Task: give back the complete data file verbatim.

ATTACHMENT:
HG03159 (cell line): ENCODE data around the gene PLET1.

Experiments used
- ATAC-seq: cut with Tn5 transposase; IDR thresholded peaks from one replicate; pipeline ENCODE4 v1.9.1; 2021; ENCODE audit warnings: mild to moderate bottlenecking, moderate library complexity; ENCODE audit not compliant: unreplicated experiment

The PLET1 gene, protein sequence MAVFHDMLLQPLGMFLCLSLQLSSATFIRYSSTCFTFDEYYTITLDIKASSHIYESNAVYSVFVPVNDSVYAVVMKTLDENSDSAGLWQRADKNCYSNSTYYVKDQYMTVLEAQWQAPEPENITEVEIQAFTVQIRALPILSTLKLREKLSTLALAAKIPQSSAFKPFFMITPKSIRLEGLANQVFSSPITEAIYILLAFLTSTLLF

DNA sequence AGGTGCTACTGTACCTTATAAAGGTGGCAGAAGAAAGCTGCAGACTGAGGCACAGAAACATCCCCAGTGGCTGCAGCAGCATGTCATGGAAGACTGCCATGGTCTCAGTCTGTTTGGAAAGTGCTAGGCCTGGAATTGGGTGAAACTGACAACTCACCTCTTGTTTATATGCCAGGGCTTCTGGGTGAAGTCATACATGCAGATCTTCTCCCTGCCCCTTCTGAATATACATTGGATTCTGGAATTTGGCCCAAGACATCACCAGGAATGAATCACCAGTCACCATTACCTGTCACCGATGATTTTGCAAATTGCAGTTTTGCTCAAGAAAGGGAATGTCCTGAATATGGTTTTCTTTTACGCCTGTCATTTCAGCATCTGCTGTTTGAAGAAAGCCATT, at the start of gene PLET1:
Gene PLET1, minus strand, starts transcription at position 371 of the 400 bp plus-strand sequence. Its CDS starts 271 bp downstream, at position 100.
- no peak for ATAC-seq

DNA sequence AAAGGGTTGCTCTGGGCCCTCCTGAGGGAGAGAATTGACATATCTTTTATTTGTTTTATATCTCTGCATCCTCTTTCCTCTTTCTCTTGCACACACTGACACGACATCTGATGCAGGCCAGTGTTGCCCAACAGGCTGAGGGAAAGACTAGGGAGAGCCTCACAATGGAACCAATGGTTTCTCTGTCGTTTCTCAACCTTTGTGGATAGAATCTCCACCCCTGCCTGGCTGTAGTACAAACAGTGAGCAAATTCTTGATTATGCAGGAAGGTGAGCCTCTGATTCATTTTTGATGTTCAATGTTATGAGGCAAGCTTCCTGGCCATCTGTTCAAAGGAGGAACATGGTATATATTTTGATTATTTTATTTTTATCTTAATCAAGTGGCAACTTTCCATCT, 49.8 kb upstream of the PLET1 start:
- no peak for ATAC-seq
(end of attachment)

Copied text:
HG03159 (cell line): ENCODE data around the gene PLET1.

Experiments used
- ATAC-seq: cut with Tn5 transposase; IDR thresholded peaks from one replicate; pipeline ENCODE4 v1.9.1; 2021; ENCODE audit warnings: mild to moderate bottlenecking, moderate library complexity; ENCODE audit not compliant: unreplicated experiment

The PLET1 gene, protein sequence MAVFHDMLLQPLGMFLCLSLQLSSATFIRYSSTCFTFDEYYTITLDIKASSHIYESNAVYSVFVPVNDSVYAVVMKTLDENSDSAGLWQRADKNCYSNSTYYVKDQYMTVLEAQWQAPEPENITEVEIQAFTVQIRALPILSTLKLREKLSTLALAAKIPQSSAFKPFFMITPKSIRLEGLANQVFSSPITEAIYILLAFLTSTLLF

DNA sequence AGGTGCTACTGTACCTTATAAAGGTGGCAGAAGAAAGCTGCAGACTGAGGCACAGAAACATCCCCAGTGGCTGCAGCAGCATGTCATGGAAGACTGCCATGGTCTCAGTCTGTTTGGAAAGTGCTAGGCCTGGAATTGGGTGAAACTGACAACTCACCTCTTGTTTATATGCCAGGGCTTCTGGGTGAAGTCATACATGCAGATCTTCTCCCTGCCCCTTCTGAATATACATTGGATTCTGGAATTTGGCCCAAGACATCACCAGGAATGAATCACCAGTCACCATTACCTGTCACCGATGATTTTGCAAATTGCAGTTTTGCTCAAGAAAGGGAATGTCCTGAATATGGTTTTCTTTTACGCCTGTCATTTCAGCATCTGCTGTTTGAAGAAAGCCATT, at the start of gene PLET1:
Gene PLET1, minus strand, starts transcription at position 371 of the 400 bp plus-strand sequence. Its CDS starts 271 bp downstream, at position 100.
- no peak for ATAC-seq

DNA sequence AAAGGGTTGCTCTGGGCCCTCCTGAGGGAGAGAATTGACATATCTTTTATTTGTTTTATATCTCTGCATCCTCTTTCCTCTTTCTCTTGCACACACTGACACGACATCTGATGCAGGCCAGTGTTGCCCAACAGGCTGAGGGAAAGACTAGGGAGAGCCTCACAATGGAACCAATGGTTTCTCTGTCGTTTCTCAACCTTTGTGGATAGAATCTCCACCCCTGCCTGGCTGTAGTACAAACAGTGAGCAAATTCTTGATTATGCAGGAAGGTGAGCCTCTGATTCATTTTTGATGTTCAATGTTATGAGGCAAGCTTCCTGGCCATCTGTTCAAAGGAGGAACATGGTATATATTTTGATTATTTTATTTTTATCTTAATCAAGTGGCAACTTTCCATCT, 49.8 kb upstream of the PLET1 start:
- no peak for ATAC-seq